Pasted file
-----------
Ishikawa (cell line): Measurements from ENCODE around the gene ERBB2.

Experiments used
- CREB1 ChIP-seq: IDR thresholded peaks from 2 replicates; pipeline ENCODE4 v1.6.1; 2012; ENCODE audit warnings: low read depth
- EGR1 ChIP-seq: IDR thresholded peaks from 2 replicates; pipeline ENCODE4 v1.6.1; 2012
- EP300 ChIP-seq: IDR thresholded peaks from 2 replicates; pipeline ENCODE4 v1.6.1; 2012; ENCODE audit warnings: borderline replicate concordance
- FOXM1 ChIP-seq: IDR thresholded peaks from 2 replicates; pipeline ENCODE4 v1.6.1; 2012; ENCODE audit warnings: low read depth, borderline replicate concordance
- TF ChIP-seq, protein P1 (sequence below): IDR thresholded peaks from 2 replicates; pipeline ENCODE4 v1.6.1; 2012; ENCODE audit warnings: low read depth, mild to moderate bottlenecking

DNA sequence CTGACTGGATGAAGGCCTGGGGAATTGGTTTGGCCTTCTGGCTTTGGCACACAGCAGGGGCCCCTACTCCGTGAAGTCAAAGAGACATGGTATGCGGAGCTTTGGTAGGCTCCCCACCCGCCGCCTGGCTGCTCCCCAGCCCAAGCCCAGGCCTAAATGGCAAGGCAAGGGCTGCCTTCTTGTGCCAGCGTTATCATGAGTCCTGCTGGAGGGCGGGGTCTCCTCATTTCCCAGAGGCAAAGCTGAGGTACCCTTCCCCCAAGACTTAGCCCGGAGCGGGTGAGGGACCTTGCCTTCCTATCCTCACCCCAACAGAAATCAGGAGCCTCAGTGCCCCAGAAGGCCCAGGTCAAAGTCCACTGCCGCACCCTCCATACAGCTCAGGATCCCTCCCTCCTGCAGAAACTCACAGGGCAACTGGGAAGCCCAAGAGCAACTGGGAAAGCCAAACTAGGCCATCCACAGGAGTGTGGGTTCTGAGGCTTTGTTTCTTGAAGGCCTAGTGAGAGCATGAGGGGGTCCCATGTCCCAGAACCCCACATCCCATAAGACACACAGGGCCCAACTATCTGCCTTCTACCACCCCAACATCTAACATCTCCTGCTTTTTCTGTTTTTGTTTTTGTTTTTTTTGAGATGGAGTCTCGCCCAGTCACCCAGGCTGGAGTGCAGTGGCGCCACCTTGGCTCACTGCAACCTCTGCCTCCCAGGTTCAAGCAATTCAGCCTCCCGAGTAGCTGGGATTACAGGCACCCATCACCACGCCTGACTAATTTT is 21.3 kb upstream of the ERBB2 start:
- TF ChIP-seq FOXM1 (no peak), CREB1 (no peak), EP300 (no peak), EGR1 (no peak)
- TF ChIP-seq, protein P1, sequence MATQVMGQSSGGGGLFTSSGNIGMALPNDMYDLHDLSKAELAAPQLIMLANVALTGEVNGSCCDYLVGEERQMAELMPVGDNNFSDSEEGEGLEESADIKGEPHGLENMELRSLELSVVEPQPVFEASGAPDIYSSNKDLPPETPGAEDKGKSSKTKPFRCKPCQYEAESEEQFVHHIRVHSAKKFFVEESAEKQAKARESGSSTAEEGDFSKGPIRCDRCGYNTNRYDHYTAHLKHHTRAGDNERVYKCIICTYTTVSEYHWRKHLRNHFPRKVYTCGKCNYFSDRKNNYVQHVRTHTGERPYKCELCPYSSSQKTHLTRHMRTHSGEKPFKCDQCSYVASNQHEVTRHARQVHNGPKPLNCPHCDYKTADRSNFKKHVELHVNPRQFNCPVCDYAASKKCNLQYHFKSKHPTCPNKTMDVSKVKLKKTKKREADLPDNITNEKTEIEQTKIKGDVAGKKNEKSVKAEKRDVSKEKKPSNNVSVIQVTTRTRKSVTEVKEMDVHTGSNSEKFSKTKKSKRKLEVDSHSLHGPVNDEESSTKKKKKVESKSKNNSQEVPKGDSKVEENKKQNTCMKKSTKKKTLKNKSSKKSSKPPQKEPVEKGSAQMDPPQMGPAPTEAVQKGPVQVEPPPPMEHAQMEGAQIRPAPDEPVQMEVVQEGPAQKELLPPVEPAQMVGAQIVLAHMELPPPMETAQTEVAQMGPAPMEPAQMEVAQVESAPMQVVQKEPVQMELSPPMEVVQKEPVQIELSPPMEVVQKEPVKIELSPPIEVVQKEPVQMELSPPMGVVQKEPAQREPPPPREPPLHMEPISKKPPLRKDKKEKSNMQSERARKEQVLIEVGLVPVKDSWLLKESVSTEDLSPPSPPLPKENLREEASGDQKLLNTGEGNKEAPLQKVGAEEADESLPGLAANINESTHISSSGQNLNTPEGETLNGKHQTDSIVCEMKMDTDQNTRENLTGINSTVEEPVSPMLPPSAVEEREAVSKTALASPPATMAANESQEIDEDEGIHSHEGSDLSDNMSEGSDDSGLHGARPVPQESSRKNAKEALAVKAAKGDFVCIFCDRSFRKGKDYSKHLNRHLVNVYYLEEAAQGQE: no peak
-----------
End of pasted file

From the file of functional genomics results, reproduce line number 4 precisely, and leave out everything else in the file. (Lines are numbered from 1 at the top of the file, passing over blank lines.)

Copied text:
- EGR1 ChIP-seq: IDR thresholded peaks from 2 replicates; pipeline ENCODE4 v1.6.1; 2012